September 2, 2019

Millennials hold the key to an adequate blood supply in the United States, according to a recent survey sponsored by Abbott, which creates products that test more than 60% of the world’s blood supply.

Donors older than 50 have provided the largest percentage of donations for years – in South Texas, they made 37% of donations in 2018 – but many older donors are becoming ineligible to give because of medical conditions.

According to a study by the Pew Research Center, Millennials (those born between 1981-96) soon will overtake the Baby Boomers (born 1946-64) as the largest percentage of the U.S. population. That leaves more of the responsibility for maintaining an adequate blood supply on them.

August 26, 2019

One frequent question we get asked at the South Texas Blood & Tissue Center on a regular basis is “What happens to my donation?”

If you make a whole blood donation – the most common type – your blood is separated into three components: red cells, platelets and plasma. Each are used by doctors for different treatments. You also can donate just platelets or red cells.

August 19, 2019

Amid the historical tensions between Israel and Palestine, blood centers and hospitals have formed an alliance to share blood across borders.

The story of this unique partnership was featured in the August issue of American Society of Hematology.

The cooperation falls under the haunting reality of the acts of violence, terror, and warfare that citizens experience from the Israeli-Palestinian conflict.

Magen David Adom (MDA) manages the blood supply of Israel. MDA conducts lifesaving missions transporting blood to ailing citizens and troops in hospitals across war zones.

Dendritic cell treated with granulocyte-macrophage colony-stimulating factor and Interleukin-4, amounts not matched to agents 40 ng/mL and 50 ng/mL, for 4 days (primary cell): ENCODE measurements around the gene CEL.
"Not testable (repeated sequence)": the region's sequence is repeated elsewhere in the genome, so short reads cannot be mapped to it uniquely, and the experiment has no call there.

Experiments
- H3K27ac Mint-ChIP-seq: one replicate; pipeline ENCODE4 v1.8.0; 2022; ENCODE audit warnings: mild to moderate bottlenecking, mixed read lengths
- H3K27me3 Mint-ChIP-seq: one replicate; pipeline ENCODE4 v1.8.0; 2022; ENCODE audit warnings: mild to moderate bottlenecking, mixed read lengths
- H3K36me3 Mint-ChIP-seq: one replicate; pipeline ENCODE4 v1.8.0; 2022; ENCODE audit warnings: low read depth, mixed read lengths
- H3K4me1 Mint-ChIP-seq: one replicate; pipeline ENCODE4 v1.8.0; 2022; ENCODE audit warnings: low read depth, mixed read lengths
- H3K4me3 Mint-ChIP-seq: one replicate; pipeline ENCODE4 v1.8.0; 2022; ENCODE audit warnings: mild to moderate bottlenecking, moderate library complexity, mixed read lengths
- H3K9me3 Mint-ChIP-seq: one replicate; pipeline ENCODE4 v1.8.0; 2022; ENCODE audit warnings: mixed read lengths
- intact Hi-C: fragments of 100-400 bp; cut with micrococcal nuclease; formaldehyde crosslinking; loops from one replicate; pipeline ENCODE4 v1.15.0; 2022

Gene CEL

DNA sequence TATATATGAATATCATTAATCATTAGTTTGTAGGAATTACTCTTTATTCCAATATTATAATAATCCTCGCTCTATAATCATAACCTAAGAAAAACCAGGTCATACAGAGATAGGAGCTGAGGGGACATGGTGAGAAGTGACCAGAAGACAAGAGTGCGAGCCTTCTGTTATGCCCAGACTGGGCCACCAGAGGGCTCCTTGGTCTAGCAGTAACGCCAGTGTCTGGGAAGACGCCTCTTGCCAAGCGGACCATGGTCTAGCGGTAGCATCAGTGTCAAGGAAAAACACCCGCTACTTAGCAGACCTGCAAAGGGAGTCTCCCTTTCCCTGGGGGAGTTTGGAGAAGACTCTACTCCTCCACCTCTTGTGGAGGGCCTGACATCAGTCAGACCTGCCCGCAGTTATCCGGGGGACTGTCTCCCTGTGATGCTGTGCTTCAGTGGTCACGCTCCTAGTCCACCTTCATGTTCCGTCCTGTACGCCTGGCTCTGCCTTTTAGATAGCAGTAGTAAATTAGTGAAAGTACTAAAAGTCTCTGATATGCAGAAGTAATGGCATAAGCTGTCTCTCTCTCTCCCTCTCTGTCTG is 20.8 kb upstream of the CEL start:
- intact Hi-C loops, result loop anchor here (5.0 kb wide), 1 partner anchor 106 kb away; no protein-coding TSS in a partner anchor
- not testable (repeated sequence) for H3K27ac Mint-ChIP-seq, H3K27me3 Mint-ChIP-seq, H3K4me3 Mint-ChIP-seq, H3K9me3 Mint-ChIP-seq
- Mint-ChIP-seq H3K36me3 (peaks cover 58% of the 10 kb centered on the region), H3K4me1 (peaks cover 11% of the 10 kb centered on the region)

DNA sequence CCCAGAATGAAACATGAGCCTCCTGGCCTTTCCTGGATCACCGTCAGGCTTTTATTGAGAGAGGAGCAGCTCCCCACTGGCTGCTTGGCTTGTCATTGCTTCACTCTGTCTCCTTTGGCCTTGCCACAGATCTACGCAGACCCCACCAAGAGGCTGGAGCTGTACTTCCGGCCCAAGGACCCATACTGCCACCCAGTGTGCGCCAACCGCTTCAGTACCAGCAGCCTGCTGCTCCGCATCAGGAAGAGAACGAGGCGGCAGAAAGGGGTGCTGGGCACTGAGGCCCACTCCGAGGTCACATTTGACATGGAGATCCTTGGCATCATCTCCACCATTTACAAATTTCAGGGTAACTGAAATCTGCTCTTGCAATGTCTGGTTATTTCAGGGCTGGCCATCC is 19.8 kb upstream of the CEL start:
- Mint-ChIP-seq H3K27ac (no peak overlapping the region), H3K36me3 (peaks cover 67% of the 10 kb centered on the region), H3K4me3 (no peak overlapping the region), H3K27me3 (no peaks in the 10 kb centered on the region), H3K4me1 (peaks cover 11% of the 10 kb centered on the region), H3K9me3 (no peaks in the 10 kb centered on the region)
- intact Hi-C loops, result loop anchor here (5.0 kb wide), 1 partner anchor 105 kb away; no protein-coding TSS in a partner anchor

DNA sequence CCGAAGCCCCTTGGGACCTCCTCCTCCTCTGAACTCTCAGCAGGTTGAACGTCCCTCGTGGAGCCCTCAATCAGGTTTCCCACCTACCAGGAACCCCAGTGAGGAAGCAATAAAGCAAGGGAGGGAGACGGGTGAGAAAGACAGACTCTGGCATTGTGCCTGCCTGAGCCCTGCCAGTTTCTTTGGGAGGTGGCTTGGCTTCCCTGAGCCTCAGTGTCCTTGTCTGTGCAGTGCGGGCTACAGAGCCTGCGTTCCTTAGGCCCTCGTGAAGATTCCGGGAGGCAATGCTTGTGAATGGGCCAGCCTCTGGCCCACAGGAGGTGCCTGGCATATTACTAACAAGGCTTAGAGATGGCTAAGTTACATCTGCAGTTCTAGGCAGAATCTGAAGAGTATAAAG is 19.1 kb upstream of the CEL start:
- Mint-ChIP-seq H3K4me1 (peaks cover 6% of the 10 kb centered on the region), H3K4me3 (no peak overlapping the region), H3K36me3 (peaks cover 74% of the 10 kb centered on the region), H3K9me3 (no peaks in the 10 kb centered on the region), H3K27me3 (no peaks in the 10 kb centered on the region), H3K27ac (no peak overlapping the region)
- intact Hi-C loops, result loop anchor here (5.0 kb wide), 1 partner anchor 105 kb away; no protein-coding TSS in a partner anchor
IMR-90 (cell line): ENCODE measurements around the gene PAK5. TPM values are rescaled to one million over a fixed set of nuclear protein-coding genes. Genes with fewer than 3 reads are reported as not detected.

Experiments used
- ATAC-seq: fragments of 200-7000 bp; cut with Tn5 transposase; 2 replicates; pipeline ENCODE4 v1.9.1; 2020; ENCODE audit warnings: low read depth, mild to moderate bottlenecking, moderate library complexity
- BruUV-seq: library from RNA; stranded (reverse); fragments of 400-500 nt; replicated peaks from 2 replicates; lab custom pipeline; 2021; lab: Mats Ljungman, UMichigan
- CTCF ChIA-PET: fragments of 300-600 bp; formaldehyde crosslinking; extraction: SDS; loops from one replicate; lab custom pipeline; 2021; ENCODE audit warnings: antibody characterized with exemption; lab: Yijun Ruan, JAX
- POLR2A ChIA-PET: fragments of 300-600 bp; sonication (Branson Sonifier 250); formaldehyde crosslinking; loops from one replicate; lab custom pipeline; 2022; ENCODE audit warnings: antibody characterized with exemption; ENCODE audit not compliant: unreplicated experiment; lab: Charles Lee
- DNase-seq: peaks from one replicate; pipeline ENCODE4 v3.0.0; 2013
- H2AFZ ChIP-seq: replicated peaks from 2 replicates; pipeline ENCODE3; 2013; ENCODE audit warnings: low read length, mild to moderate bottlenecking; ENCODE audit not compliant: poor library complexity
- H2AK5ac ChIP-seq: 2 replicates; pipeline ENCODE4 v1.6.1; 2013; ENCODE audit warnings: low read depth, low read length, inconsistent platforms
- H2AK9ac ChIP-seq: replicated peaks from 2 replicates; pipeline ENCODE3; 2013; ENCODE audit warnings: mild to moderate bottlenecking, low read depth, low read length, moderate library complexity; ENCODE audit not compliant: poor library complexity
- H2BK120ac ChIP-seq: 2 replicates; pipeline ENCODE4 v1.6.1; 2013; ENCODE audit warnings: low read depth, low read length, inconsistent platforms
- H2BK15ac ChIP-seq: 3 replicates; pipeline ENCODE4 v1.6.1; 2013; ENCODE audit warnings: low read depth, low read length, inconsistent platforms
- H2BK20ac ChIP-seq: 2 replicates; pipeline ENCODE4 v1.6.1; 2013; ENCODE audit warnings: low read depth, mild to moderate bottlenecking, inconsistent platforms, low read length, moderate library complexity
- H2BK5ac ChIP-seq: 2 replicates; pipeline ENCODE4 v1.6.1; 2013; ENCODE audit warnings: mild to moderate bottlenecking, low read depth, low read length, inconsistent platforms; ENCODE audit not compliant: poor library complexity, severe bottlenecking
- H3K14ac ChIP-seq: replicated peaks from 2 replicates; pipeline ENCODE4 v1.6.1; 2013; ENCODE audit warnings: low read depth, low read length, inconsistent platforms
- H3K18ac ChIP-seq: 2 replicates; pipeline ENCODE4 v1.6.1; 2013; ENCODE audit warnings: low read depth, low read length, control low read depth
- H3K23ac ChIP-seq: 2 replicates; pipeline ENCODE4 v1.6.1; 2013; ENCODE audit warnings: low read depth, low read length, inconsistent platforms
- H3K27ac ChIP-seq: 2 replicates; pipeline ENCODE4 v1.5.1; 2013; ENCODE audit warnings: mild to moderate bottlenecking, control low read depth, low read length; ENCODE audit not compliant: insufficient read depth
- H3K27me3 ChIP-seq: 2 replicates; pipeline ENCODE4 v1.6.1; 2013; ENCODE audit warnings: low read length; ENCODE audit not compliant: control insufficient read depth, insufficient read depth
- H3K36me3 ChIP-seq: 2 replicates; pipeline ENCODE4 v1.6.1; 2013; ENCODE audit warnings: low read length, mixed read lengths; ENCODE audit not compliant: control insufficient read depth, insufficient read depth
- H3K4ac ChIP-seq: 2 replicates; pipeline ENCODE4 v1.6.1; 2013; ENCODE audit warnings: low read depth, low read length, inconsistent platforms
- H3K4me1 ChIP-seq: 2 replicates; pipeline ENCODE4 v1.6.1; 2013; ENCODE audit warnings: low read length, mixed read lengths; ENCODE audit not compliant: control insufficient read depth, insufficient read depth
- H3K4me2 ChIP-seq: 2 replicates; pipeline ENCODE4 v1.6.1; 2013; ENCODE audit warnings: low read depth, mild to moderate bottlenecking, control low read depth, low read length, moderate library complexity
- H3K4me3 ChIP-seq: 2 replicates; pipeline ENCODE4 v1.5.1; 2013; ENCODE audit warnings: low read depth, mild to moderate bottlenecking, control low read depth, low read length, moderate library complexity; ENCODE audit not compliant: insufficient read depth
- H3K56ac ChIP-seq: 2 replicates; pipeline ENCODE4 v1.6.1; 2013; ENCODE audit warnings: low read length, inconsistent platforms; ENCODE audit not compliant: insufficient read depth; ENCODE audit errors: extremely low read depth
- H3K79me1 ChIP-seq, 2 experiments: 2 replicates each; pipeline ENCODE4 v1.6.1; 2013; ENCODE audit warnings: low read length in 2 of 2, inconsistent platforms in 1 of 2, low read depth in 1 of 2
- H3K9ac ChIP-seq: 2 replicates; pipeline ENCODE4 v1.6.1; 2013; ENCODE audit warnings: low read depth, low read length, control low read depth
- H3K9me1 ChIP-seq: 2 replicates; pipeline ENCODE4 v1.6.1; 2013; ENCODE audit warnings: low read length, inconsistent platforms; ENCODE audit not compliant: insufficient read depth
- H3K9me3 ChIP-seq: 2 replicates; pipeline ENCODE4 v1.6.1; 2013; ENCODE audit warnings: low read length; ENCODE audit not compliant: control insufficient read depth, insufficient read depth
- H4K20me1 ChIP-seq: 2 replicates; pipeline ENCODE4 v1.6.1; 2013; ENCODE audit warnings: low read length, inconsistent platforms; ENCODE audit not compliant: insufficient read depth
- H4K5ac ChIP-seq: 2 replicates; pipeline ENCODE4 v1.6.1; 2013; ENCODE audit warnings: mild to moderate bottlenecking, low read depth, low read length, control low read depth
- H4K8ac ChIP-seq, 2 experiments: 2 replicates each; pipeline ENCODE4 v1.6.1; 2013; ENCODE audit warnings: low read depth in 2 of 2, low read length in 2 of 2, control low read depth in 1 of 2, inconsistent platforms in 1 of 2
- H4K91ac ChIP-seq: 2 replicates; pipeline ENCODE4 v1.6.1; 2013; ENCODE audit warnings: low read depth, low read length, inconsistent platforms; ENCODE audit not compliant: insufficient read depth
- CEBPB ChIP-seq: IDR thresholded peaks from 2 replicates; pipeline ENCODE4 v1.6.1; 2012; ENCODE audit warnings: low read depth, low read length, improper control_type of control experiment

August 12, 2019

Researchers in Japan are working on a novel way to make sure mesenchymal stem cells wind up in the right place when repairing cartilage.

Researchers at Hiroshima University showed that by equipping MSCs with a special iron type of iron oxide nanoparticles, they can be attracted to a specific location in the body with a magnetic field.

The report, “In Vitro Safety and Quality of Magnetically Labeled Human Mesenchymal Stem Cells Preparation for Cartilage Repair,” was published in the journal Tissue Engineering.

“I have not heard of this before,” said Scott Jones, Vice President, Scientific Affairs at BioBridge Global. “We use magnetic particles for nucleic isolation, so it makes sense you could use it to move cells.”

The study used MSCs from bone marrow and the process was tested in eight patients.

August 5, 2019

Here are some myths and realities about the number of times you can give blood every year: